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China finds scandals under its bullet trains, probe ordered

China's infrastructure miracle of bullet trains and giant airports — an inspiration to Indian planners and the public is under a cloud of corruption scandals that have exposed the risks of a rapid building boom. HT reports.

world Updated: Feb 28, 2011 00:30 IST

China's infrastructure miracle of bullet trains and giant airports — an inspiration to Indian planners and the public is under a cloud of corruption scandals that have exposed the risks of a rapid building boom.

On the day India announced the railway budget, the safety of China's vast new railroad was put under fresh scrutiny with the dismissal of its minister since seven years— Liu Zhijun, who led the expansion of the Chinese railroad into the world's fastest growing network.

In November 2008, Beijing announced the largest-ever high-speed railroad investment to build its economy out of the financial crisis. Starting from its first 30-minute bullet train launched in 2008, China built itself the world's largest high-speed rail network.

The new minister Sheng Guangzu, 62, a former head of customs, has taken charge with a promise to make 'quality and safety' his priority in executing plans to extend the railroad from 91,000 km to 120,000 in 2015.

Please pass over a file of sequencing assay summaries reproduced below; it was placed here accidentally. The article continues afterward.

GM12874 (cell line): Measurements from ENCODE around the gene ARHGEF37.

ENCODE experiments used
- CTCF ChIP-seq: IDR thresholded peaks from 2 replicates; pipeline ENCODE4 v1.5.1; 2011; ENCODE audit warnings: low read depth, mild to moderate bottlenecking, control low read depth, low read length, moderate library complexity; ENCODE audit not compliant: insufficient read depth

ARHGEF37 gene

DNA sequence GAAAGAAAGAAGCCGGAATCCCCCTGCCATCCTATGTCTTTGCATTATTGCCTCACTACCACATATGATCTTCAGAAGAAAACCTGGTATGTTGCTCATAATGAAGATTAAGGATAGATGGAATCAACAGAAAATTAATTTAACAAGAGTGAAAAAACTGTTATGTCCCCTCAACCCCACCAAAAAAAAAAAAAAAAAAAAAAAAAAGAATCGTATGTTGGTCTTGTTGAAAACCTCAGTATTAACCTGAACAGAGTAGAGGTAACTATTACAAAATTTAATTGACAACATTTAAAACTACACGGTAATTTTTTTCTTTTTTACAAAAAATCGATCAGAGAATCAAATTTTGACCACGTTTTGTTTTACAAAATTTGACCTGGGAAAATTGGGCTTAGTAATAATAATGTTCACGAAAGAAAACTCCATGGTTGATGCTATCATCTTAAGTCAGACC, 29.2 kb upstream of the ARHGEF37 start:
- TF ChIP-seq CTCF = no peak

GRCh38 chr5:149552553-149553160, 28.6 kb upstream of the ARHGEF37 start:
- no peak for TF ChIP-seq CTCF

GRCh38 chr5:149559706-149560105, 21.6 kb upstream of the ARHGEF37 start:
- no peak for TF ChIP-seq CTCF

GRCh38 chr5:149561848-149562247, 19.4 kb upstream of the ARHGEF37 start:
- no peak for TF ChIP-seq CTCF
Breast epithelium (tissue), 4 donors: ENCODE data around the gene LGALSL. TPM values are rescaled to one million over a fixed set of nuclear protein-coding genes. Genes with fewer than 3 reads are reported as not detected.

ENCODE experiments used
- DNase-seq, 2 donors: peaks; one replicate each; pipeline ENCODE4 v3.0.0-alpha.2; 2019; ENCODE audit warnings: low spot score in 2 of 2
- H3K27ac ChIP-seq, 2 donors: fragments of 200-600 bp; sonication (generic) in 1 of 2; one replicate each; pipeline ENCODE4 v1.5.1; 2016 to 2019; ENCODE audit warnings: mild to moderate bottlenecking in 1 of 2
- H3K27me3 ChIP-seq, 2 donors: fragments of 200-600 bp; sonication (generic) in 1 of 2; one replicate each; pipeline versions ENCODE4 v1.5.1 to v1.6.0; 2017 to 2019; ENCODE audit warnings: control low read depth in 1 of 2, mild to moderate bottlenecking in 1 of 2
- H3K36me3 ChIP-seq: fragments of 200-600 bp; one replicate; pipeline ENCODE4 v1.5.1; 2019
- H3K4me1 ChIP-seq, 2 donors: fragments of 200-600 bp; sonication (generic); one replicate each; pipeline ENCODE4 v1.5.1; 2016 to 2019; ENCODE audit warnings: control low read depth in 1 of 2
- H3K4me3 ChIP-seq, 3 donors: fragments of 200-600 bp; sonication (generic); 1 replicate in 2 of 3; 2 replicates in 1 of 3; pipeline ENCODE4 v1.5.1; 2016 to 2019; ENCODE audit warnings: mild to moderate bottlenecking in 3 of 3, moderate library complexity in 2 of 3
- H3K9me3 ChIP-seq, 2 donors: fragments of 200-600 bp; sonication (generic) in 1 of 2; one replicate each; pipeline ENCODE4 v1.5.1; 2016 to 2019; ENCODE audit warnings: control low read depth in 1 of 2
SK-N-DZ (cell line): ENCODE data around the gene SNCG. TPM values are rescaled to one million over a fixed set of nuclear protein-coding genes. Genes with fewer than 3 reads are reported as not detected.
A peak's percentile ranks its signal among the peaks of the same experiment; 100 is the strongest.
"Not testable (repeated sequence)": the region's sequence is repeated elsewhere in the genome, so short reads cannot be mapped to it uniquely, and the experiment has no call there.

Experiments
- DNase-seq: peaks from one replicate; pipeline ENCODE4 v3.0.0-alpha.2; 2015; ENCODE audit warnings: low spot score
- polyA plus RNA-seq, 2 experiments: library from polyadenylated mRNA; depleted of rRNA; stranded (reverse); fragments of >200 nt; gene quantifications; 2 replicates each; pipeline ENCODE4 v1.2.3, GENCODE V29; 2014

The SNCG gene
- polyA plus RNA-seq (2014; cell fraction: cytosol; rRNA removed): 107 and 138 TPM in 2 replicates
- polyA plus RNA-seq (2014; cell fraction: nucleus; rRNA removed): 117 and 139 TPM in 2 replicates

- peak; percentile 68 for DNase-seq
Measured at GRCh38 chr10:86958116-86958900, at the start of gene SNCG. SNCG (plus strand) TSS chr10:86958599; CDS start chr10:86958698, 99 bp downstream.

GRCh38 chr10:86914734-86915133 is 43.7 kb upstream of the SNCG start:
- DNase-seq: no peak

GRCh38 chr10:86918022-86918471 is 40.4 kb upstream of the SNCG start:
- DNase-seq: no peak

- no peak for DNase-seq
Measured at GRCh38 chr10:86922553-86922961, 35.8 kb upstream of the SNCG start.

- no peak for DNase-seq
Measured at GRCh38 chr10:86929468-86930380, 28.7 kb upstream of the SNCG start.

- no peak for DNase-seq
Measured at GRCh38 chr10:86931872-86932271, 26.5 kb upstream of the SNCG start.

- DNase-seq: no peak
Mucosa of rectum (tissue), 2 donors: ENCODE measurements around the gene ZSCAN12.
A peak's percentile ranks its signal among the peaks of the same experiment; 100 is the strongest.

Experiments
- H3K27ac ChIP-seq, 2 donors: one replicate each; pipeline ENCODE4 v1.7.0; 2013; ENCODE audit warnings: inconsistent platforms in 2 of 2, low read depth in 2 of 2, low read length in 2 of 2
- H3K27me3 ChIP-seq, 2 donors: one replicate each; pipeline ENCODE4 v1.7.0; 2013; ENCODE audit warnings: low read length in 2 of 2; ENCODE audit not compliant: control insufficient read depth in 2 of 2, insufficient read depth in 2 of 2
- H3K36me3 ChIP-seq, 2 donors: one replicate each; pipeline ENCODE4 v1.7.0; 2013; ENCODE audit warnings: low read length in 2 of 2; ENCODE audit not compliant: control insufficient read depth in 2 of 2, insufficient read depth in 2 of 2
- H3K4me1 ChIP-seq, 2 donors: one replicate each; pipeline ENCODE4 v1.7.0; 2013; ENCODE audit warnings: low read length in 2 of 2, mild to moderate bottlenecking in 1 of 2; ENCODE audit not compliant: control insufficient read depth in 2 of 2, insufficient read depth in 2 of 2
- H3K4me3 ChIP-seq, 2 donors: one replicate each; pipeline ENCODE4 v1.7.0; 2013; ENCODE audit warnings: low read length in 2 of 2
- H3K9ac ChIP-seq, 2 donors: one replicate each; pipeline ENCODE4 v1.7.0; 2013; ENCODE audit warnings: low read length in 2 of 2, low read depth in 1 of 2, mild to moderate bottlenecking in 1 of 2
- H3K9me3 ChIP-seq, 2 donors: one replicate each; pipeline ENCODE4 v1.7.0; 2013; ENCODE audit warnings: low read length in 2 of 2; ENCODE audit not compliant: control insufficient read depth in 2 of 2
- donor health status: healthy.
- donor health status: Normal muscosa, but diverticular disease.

The NYT recently quoted an insider speculating that concrete bases for the tracks were cheaply made with inadequate hardening agents so that 'trains would be unable to maintain current speeds for more than a few years'.

The fall of the railway minister is the biggest corruption scandal in the Communist Party since former Shanghai communist party chief lost his job in 2006 to an 18-year prison sentence for corruption. Liu's formal exit was timed before the annual session of the Chinese parliament in March. A Xinhua poll ahead of the politically charged season found that 'corruption' and price controls were the top concerns that citizens expect the legislature to address.

Earlier this month, state media revealed irregularities in China's new airports.

The National Audit Office found 10 airports implicated in false accounting, 23 airports finalised projects without public tenders, and several airports functioning without completed environmental studies. In the next five years, China plans to build 45 airports and add 700 commercial planes.

In 2010, China's central government punished 146,517 officials for violations, including the chief of its national nuclear corporation.